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Combination therapy approved for non-small cell lung cancer

Imfinzi▼(durvalumab) in combination with chemotherapy has been approved in Great Britain for the treatment of resectable non-small cell lung cancer (rNSCLC).

The approval from the MHRA is based on positive data from the AEGEAN Phase III trial, which showed that Imfinzi (durvalumab)-based treatment before and after surgery reduced the risk of recurrence, progression events or death by 32% versus neoadjuvant chemotherapy alone.1

The decision means that durvalumab is now licenced in Great Britain in both the resectable and unresectable non-small cell lung cancer settings which further reinforces AstraZeneca’s bold ambition to lead a revolution in oncology to redefine cancer care in the UK.2

Lung cancer often goes undetected until it is in advanced stages and is the most common cause of cancer death in the UK, accounting for 21% of all cancer deaths.3,4
The UK has one of the worst five-year survival rates for lung cancer in Europe.4

Patients with rNSCLC still experience unacceptably high rates of disease recurrence within five years of surgery.6 For patients who experience recurrence, outcomes are especially poor, therefore the earlier we detect and treat lung cancer, the more we can improve patient outcomes.6,7

Durvalumab plus chemotherapy was generally well tolerated, and no new safety signals were observed in the neoadjuvant and adjuvant settings.1

Adding durvalumab to neoadjuvant chemotherapy was consistent with the known safety profiles of the individual drugs and did not compromise patients’ ability to complete surgery versus neoadjuvant chemotherapy alone.1 Of patients treated with the durvalumab-based regimen, 77.6% completed surgery compared to 76.7% of patients treated with neoadjuvant chemotherapy alone.1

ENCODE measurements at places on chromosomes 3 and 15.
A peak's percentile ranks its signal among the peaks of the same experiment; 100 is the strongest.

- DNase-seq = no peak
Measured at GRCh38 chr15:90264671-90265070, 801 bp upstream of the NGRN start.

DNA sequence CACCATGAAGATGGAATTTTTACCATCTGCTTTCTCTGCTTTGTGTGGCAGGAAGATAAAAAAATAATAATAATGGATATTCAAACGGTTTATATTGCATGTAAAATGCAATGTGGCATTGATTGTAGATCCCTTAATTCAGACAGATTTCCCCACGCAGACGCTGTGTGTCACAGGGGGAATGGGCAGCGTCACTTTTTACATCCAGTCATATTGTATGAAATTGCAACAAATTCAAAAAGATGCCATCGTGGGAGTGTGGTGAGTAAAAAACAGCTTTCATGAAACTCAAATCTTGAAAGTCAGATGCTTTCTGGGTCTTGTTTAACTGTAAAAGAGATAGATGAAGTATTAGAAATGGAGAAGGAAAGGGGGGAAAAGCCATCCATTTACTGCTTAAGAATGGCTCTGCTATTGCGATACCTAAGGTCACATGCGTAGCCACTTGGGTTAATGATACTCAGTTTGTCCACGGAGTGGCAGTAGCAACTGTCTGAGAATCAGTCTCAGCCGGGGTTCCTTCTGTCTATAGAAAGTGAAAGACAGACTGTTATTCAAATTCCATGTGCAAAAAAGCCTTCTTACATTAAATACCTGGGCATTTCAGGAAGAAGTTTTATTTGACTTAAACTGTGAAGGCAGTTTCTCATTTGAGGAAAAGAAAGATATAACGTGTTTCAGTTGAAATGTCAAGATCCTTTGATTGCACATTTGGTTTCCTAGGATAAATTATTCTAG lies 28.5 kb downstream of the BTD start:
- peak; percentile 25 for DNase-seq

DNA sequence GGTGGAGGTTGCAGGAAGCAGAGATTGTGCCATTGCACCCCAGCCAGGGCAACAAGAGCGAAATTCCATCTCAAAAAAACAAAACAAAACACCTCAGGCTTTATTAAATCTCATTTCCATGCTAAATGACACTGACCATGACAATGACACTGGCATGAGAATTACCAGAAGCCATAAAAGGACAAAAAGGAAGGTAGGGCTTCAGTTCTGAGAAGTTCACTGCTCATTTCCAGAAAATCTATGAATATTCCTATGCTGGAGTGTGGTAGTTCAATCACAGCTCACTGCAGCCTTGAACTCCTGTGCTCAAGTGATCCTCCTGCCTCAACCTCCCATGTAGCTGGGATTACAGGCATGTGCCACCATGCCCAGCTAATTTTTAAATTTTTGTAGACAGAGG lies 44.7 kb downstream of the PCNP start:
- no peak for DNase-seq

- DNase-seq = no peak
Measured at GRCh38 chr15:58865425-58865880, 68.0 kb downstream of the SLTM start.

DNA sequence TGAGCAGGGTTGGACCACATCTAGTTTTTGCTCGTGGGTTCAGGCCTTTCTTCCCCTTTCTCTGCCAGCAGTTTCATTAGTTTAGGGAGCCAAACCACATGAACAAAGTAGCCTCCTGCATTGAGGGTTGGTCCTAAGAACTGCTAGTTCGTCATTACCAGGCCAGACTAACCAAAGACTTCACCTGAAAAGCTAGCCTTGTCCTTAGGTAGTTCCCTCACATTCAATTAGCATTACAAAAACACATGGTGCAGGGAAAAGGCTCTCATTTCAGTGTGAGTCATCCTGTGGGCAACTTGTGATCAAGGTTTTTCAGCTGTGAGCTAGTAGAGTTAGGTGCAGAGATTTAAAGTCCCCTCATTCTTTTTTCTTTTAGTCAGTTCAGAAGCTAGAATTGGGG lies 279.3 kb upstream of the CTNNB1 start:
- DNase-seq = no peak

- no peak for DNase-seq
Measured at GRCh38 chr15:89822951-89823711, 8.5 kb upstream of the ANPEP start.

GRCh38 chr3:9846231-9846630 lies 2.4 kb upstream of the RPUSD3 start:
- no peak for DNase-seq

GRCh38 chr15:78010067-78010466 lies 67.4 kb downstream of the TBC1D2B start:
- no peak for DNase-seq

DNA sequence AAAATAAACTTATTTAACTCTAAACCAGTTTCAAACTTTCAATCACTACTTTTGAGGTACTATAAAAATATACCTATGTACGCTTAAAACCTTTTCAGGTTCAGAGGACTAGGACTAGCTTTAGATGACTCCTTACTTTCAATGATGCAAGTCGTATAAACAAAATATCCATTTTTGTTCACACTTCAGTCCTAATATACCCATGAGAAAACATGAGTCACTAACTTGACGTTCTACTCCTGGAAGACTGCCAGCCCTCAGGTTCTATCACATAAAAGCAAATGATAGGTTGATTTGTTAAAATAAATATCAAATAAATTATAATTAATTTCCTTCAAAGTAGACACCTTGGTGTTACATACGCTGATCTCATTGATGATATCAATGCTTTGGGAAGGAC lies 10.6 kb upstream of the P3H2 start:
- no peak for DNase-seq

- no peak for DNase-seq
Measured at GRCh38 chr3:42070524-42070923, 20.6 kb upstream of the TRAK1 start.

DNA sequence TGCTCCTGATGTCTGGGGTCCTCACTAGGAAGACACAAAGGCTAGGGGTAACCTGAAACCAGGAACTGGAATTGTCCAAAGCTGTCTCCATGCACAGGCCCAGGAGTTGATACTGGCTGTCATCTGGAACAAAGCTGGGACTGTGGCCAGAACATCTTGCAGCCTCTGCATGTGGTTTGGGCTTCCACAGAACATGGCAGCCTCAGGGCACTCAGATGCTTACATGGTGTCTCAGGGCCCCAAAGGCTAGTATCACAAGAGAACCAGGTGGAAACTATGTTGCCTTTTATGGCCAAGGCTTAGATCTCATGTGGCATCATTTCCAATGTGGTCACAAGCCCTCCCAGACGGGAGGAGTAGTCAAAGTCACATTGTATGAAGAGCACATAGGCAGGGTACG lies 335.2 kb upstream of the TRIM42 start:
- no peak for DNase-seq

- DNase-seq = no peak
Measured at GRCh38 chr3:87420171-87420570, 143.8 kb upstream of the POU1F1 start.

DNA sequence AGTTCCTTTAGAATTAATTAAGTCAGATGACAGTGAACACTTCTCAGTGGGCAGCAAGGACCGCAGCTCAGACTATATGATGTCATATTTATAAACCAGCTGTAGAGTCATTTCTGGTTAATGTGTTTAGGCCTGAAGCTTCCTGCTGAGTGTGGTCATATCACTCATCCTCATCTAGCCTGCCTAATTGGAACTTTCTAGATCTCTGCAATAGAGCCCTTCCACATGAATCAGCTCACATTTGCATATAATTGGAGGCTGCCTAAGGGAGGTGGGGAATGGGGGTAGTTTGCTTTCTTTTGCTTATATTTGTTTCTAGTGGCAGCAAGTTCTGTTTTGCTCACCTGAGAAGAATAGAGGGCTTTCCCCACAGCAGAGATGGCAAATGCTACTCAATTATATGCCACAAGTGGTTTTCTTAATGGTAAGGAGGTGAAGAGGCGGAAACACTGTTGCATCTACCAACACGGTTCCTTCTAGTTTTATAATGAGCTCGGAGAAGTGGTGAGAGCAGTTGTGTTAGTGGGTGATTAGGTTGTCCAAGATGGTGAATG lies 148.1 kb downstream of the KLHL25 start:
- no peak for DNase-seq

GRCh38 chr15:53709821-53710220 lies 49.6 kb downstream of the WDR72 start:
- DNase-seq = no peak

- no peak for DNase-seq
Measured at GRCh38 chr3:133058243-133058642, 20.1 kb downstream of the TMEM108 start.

Dr John Conibear, Clinical Director of Thoracic Oncology at Barts Cancer Centre, said: “This decision by the MHRA recognises an important clinical improvement in outcomes for patients with resectable non-small cell lung cancer (rNSCLC), where new options are urgently needed for long-term survival. Patients with rNSCLC still experience unacceptably high rates of disease recurrence within five years of surgery. Data from the AEGEAN Phase III trial has shown that durvalumab-based treatment before and after surgery significantly increased the time patients can live without recurrence or progression events.”

David Harland, Head of Oncology Medical Affairs, AstraZeneca UK, said: “This important MHRA approval of durvalumab marks a major advancement and opens a new chapter in the treatment of resectable non-small cell lung cancer. This decision means that durvalumab is now approved in Great Britian in both resectable and unresectable NSCLC. We are committed to working with NICE and NHS England to ensure rapid access for patients.”


1 Heymach JV, et al. Perioperative Durvalumab for Resectable Non-Small-Cell Lung Cancer. N Engl J Med. 2023;389(18):1672-1684.

2 Electronic Medicines Compendium (EMC). Imfinzi 50 mg/mL concentrate for solution for infusion – Summary of Product Characteristics (SmPC). Available at: https://www.medicines.org.uk/emc/product/9495/smpc#gref. Last accessed: July 2024.

3 LUNGevity Foundation. Screening & Early Detection. Available at: https://lungevity.org/for-patients-caregivers/lung-cancer-101/screening-early-detection. Last accessed: July 2024.

4 Cancer Research UK. Lung Cancer Statistics. Available at: https://www.cancerresearchuk.org/health-professional/cancer-statistics/statistics-by-cancer-type/lung-cancer#heading-One. Last accessed: July 2024.

5 Uramoto H, Tanaka F. Recurrence after surgery in patients with NSCLC. Transl Lung Cancer Res. 2014;3(4):242-9.

6 Ning J, Ge T, et al. Early diagnosis of lung cancer: which is the optimal choice? Aging (Albany NY). 2021;13(4):6214-6227.

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Joanna Harvey
Joanna Harvey
Marketing and Communication Executive | Uniphar Commercial


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